Independent Contractors may call themselves by a variety of different names- freelancers, consultants, self-employed, or entrepreneurs; but in most cases, if you contract them for work, they are not legally employees.
Classifying Independent Contractors Vs. Employees
Many businesses find themselves facing a snafu when it comes to differentiating employees and independent contractors. While there are various benefits to hiring ICs, there are high risks of classifying them incorrectly.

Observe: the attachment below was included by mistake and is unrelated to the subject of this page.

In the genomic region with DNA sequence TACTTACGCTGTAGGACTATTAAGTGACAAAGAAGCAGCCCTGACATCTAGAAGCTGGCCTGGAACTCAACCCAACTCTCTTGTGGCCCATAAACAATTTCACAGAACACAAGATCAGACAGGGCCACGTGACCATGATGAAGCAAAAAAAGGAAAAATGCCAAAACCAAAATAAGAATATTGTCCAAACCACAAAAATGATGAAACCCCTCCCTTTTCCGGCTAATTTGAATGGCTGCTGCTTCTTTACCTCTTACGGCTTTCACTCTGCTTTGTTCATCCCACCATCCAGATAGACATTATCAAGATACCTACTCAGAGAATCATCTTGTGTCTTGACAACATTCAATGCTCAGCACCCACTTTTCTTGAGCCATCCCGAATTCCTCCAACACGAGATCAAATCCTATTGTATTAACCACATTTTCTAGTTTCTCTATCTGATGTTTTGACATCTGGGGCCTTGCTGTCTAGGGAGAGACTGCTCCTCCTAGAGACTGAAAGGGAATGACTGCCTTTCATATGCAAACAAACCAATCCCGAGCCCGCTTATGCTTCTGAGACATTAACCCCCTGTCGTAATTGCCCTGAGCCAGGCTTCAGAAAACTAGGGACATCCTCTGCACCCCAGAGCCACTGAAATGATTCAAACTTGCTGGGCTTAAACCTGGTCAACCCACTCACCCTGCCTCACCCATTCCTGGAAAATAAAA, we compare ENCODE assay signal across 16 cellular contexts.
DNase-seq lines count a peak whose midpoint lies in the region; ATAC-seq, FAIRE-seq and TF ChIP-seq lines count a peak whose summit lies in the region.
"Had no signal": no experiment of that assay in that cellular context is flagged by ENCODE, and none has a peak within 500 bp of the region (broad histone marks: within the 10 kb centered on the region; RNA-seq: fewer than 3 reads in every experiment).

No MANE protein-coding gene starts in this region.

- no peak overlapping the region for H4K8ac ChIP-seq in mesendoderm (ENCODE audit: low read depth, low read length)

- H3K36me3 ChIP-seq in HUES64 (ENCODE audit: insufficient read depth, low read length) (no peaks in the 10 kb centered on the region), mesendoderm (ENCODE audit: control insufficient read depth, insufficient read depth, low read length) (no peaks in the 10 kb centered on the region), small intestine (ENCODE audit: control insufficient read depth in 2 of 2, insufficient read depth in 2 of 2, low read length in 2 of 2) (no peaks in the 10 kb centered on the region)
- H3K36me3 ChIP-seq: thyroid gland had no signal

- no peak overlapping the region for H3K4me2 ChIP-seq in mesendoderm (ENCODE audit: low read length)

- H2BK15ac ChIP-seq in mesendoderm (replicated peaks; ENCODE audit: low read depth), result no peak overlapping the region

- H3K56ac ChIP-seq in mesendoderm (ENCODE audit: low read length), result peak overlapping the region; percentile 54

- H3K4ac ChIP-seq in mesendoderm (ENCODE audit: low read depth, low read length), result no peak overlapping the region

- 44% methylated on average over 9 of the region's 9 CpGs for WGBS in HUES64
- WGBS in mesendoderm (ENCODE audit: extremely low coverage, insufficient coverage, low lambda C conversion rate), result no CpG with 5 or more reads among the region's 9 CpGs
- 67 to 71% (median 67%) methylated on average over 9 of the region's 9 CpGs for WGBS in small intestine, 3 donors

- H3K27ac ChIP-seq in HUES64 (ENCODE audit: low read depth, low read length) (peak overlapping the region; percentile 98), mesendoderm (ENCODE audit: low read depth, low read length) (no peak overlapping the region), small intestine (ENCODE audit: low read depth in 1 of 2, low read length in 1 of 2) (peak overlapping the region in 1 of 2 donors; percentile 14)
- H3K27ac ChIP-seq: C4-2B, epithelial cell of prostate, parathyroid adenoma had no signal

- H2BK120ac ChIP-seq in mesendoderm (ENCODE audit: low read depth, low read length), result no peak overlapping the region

Pro’s and Con’s of Independent Contractors
When hiring an IC, businesses can save money on payroll taxes, benefits and workers’ comp insurance. True ICs offer specialized expertise for a short period of time. There is no expense to train them, and once they are done fulfilling their contract, the IC and the business go their separate ways.
One disadvantage of hiring an IC is that they can sue you for negligence if they are hurt on the job; something regular employees usually cannot do due to workers’ compensation insurance. Additionally, the tax related fines of misclassifying an employee as an IC can be extreme. To avoid any confusion, check out the IRS 20 Factor Test on Employment.